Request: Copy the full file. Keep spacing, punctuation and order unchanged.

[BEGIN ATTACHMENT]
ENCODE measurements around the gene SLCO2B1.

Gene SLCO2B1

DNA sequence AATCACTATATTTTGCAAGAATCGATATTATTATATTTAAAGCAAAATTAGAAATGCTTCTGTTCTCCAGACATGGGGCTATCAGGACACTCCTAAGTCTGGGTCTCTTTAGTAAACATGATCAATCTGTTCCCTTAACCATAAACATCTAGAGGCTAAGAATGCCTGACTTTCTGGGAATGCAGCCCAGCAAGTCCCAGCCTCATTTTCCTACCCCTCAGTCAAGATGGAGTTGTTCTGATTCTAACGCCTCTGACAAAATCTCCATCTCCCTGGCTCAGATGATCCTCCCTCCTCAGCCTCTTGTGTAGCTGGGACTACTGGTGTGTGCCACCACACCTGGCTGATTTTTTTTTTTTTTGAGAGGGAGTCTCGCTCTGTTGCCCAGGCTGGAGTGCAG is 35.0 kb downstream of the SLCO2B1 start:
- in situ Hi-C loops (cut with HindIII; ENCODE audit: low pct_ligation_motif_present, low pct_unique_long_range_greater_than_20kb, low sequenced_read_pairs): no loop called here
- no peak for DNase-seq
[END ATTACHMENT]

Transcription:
ENCODE measurements around the gene SLCO2B1.

Gene SLCO2B1

DNA sequence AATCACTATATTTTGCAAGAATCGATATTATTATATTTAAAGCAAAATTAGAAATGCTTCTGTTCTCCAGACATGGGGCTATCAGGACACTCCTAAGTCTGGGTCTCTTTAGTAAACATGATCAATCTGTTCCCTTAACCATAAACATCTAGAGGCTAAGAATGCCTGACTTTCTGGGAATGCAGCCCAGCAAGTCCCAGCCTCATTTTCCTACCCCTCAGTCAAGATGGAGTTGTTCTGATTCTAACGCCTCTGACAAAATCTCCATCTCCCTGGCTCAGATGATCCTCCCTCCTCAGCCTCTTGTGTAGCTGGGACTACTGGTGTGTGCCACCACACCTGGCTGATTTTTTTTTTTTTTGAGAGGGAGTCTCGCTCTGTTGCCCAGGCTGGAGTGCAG is 35.0 kb downstream of the SLCO2B1 start:
- in situ Hi-C loops (cut with HindIII; ENCODE audit: low pct_ligation_motif_present, low pct_unique_long_range_greater_than_20kb, low sequenced_read_pairs): no loop called here
- no peak for DNase-seq